Research project Mobile housing systems for laying hens and broiler chickens

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Wooden shelters chickens

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General introduction

What are the pros and cons, the opportunities and issues with mobile housing systems for laying hens and broiler chickens? Which factors determine their use of the free range? This research aims to increase our empirical knowledge about the behaviour and welfare of poultry, production performance and system profitability, innovative agricultural systems (combining free-range with plant/crop production), landscape management, environmental impact, and food safety (such as heavy metals and dioxins in eggs).

Research approach

In the present project, we investigate which variables influence the use of the outdoor range by broiler chickens. Variables that are being investigated in this experiment are: weather conditions, shelter, age, and age at which the chickens are allowed access to the outdoor range for the first time. Each of the four outdoor areas consists of four equal parts. Half offer shelter (movable wooden panels) and half are barren. We monitor the use of the outdoor area during different times of the day and different seasons by quantifying excreta at various locations and by direct observation. A mobile weather station collects climatic data.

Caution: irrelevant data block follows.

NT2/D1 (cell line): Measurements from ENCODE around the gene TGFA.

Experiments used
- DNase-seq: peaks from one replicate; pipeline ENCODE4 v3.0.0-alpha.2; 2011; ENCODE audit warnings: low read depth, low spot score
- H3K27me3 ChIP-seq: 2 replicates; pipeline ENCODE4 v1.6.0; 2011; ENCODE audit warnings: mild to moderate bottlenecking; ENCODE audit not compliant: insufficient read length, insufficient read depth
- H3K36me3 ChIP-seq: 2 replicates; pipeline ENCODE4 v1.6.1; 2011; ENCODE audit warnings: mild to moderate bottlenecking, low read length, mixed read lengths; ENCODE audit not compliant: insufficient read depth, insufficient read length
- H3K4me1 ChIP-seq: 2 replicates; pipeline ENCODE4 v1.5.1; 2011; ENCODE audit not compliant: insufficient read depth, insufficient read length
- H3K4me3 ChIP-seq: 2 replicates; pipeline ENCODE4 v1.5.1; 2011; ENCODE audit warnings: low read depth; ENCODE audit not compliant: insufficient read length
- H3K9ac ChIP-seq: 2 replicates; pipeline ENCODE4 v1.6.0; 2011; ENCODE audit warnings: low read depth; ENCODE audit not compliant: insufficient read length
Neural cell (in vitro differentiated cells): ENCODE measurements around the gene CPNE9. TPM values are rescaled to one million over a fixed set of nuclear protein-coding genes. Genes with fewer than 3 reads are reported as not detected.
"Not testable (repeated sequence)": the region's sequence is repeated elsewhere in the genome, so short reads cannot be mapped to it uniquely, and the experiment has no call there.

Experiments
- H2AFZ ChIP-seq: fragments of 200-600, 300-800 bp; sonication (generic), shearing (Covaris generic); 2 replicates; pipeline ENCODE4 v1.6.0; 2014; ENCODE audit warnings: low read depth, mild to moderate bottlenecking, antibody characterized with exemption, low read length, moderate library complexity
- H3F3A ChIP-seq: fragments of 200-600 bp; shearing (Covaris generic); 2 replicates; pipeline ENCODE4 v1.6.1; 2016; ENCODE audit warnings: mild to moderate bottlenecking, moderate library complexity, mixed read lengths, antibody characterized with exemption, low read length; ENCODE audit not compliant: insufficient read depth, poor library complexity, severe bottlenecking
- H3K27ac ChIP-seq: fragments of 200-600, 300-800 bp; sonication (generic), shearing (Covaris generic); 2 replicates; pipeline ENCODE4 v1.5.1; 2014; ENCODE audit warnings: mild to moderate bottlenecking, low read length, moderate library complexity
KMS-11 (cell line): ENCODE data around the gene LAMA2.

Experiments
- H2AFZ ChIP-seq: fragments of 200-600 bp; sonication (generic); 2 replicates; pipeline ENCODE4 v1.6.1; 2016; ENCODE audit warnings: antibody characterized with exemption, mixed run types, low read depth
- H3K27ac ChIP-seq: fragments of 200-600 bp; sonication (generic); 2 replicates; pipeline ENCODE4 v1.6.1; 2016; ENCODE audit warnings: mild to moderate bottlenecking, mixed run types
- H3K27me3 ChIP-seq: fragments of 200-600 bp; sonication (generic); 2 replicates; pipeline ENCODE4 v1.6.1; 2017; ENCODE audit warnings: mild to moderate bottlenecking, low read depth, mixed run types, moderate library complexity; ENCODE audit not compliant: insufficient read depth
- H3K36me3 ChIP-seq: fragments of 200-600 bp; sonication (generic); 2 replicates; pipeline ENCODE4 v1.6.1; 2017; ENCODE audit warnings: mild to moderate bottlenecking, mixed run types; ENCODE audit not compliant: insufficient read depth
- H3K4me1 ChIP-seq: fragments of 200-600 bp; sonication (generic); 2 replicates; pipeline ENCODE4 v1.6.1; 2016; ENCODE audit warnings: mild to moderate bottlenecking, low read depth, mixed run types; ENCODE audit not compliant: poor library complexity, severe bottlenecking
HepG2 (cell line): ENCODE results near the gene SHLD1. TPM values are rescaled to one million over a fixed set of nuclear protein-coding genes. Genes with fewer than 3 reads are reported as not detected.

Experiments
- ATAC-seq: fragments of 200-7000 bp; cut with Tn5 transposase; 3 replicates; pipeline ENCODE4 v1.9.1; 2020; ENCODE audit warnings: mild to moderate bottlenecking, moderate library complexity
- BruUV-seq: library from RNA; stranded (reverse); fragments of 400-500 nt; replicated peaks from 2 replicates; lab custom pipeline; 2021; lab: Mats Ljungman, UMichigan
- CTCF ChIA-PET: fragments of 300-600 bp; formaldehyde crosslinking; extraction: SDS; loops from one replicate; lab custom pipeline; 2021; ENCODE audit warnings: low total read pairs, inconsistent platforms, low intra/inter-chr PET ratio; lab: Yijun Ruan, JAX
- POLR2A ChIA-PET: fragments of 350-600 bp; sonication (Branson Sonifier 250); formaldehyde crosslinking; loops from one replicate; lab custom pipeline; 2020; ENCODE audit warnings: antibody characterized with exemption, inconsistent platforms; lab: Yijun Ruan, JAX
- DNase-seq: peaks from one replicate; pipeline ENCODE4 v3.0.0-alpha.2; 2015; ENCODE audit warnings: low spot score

Citizens are increasingly concerned about animal welfare and a growing number of consumers are prepared to pay a premium price for animal-friendly produced eggs or meat. Citizens associate access to an outdoor area with good animal welfare. On commercial outdoor farms, however, only 15% of the chickens actually use the outdoor area and if they do, they predominantly remain in the vicinity of the barn. A greater and more homogeneous use of the outdoor area would benefit the welfare of the animals and reduce their environmental impact (better spread of faecal pollutants). Mobile housing systems are useful for conducting research on ranging behaviour and have great commercial potential which is not presently used in Flanders. These housing systems are particularly appropriate for small-scale and organic production. In these systems, the maximum allowed stocking density is higher, the risk of disease contamination and environmental pollution due to accumulation of faeces in a small area is lower, and they offer interesting possibilities for combining an outdoor livestock area with plant production.